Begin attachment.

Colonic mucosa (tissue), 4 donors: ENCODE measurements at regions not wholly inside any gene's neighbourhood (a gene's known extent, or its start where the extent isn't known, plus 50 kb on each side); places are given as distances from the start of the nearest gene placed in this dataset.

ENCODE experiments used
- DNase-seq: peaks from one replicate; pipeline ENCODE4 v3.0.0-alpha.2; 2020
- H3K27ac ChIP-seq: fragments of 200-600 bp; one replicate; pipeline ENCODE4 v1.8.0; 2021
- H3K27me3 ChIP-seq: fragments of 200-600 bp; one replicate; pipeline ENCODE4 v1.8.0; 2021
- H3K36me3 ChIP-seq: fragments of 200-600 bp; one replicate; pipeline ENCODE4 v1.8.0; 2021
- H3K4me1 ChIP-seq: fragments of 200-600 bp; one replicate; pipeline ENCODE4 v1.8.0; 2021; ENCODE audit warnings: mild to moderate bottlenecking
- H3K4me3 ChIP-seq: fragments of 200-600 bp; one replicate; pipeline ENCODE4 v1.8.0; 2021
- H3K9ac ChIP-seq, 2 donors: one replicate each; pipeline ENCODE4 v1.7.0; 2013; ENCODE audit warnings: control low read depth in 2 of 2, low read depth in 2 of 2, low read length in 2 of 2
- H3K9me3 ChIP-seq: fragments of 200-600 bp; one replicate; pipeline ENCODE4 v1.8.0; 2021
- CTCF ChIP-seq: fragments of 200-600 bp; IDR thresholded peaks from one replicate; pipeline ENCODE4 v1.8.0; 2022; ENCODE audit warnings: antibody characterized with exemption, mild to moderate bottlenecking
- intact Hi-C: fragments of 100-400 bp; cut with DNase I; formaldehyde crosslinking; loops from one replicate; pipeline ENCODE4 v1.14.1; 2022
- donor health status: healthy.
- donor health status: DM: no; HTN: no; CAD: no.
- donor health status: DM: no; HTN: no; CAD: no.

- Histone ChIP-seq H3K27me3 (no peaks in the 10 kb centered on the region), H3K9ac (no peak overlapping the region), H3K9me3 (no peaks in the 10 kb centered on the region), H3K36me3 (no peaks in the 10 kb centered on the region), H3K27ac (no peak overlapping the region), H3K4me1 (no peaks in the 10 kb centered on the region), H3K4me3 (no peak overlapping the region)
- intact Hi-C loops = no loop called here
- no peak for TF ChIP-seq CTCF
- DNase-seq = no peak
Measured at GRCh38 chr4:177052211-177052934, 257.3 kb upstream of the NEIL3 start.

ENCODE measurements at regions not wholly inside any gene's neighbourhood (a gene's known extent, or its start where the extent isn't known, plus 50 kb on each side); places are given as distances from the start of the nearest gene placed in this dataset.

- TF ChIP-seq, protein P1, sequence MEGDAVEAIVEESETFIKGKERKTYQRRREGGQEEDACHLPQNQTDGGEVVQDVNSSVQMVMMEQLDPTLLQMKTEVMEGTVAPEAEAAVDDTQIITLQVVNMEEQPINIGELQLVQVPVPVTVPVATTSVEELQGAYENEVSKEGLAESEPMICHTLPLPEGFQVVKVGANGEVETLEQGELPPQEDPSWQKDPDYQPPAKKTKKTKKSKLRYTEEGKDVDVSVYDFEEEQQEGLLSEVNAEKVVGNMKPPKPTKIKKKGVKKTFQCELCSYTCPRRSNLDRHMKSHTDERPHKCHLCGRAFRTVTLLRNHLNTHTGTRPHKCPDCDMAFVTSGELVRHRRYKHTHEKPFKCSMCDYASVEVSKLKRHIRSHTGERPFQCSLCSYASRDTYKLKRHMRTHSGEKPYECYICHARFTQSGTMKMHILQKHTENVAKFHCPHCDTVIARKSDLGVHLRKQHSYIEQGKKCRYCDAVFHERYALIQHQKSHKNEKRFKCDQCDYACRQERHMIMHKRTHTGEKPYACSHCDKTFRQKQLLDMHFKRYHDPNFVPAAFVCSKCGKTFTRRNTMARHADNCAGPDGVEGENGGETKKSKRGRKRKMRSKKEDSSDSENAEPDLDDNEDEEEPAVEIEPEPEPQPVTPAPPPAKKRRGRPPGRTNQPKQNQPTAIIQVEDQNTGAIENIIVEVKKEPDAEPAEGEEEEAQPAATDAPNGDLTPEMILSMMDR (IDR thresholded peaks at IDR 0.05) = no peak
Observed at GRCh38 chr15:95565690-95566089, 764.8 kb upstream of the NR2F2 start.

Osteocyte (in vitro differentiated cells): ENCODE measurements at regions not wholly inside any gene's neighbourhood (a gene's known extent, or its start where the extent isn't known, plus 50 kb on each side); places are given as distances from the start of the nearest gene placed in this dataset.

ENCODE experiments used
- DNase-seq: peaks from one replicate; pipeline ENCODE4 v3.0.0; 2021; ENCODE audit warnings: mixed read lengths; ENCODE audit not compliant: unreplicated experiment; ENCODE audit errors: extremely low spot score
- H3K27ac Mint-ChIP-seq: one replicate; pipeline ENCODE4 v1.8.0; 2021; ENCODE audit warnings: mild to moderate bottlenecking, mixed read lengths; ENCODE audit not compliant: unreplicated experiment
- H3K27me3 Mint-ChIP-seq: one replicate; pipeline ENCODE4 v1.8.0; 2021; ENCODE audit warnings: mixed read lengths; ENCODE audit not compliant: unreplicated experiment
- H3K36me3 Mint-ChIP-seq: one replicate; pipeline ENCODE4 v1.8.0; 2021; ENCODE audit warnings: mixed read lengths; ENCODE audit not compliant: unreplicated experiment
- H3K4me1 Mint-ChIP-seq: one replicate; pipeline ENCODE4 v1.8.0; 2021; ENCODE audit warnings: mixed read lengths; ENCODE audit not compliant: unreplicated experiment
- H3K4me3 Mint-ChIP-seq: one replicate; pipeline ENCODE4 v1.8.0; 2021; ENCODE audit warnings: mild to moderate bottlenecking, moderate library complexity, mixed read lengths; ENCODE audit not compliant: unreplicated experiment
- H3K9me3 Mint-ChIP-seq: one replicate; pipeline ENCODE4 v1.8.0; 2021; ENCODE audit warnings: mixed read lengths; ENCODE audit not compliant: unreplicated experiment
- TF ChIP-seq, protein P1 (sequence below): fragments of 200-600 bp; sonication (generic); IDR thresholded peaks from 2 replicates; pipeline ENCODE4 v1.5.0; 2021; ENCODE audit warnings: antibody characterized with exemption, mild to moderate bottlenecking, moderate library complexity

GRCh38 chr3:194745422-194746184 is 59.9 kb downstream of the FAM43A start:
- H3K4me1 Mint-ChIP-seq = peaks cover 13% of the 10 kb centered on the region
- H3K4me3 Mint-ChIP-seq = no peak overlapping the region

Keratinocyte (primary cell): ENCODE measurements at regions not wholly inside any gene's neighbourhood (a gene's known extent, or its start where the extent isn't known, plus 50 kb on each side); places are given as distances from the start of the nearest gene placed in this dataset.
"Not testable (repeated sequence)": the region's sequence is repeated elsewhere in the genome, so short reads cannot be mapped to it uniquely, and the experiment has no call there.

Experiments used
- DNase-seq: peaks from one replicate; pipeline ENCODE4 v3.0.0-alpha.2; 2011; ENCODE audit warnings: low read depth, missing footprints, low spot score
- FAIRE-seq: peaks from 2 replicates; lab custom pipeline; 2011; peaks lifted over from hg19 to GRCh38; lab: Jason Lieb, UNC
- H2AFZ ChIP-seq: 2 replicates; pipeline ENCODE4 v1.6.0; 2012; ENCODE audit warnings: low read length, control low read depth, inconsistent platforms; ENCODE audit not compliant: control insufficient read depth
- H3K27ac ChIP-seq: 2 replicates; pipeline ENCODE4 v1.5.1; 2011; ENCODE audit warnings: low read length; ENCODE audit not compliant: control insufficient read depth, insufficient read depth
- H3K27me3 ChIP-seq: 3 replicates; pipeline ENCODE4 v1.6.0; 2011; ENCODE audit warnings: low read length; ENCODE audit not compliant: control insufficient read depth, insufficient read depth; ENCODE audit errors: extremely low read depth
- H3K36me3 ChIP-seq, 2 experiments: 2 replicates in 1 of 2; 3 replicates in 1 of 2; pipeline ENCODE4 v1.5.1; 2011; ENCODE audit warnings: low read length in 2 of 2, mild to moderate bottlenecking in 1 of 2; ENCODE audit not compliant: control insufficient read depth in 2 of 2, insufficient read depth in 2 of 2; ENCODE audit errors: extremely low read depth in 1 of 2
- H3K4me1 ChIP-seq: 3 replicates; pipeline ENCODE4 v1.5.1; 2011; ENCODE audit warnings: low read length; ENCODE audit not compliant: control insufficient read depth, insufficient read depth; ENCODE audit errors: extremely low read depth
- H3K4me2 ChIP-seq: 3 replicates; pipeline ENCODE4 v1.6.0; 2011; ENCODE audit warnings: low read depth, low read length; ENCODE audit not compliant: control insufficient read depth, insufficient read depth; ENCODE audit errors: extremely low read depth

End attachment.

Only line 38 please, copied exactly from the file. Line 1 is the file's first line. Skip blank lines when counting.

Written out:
"Not testable (repeated sequence)": the region's sequence is repeated elsewhere in the genome, so short reads cannot be mapped to it uniquely, and the experiment has no call there.